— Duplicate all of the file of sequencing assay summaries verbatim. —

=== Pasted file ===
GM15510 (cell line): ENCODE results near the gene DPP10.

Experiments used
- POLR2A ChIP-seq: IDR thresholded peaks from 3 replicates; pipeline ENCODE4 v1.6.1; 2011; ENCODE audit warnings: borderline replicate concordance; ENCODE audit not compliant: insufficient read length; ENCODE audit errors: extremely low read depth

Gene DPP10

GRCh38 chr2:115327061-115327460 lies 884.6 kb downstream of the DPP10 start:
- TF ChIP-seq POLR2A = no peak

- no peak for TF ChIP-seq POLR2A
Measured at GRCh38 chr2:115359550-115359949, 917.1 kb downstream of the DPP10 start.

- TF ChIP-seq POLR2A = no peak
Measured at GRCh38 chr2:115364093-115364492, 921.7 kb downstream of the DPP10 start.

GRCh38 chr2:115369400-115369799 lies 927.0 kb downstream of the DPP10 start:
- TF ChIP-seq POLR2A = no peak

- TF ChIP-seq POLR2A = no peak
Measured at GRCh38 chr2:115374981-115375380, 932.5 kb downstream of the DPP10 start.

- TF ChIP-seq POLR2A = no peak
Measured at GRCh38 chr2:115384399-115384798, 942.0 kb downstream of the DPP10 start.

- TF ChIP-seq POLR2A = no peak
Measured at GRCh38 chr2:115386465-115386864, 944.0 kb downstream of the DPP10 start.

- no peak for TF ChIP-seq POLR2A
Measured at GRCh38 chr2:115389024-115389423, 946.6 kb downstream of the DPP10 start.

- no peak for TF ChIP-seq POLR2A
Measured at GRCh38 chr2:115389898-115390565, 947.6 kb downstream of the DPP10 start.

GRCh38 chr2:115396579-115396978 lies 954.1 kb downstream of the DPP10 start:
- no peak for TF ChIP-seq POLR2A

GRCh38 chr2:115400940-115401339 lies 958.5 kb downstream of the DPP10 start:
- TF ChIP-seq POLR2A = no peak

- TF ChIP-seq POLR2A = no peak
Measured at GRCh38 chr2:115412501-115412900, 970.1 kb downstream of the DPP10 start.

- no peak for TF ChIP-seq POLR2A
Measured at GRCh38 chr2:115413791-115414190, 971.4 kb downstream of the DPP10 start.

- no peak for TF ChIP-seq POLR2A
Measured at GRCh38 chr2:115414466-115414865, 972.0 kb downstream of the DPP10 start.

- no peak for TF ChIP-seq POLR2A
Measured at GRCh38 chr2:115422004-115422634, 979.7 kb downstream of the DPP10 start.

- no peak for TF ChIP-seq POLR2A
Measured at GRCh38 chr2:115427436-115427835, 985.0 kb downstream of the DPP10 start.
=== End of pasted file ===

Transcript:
GM15510 (cell line): ENCODE results near the gene DPP10.

Experiments used
- POLR2A ChIP-seq: IDR thresholded peaks from 3 replicates; pipeline ENCODE4 v1.6.1; 2011; ENCODE audit warnings: borderline replicate concordance; ENCODE audit not compliant: insufficient read length; ENCODE audit errors: extremely low read depth

Gene DPP10

GRCh38 chr2:115327061-115327460 lies 884.6 kb downstream of the DPP10 start:
- TF ChIP-seq POLR2A = no peak

- no peak for TF ChIP-seq POLR2A
Measured at GRCh38 chr2:115359550-115359949, 917.1 kb downstream of the DPP10 start.

- TF ChIP-seq POLR2A = no peak
Measured at GRCh38 chr2:115364093-115364492, 921.7 kb downstream of the DPP10 start.

GRCh38 chr2:115369400-115369799 lies 927.0 kb downstream of the DPP10 start:
- TF ChIP-seq POLR2A = no peak

- TF ChIP-seq POLR2A = no peak
Measured at GRCh38 chr2:115374981-115375380, 932.5 kb downstream of the DPP10 start.

- TF ChIP-seq POLR2A = no peak
Measured at GRCh38 chr2:115384399-115384798, 942.0 kb downstream of the DPP10 start.

- TF ChIP-seq POLR2A = no peak
Measured at GRCh38 chr2:115386465-115386864, 944.0 kb downstream of the DPP10 start.

- no peak for TF ChIP-seq POLR2A
Measured at GRCh38 chr2:115389024-115389423, 946.6 kb downstream of the DPP10 start.

- no peak for TF ChIP-seq POLR2A
Measured at GRCh38 chr2:115389898-115390565, 947.6 kb downstream of the DPP10 start.

GRCh38 chr2:115396579-115396978 lies 954.1 kb downstream of the DPP10 start:
- no peak for TF ChIP-seq POLR2A

GRCh38 chr2:115400940-115401339 lies 958.5 kb downstream of the DPP10 start:
- TF ChIP-seq POLR2A = no peak

- TF ChIP-seq POLR2A = no peak
Measured at GRCh38 chr2:115412501-115412900, 970.1 kb downstream of the DPP10 start.

- no peak for TF ChIP-seq POLR2A
Measured at GRCh38 chr2:115413791-115414190, 971.4 kb downstream of the DPP10 start.

- no peak for TF ChIP-seq POLR2A
Measured at GRCh38 chr2:115414466-115414865, 972.0 kb downstream of the DPP10 start.

- no peak for TF ChIP-seq POLR2A
Measured at GRCh38 chr2:115422004-115422634, 979.7 kb downstream of the DPP10 start.

- no peak for TF ChIP-seq POLR2A
Measured at GRCh38 chr2:115427436-115427835, 985.0 kb downstream of the DPP10 start.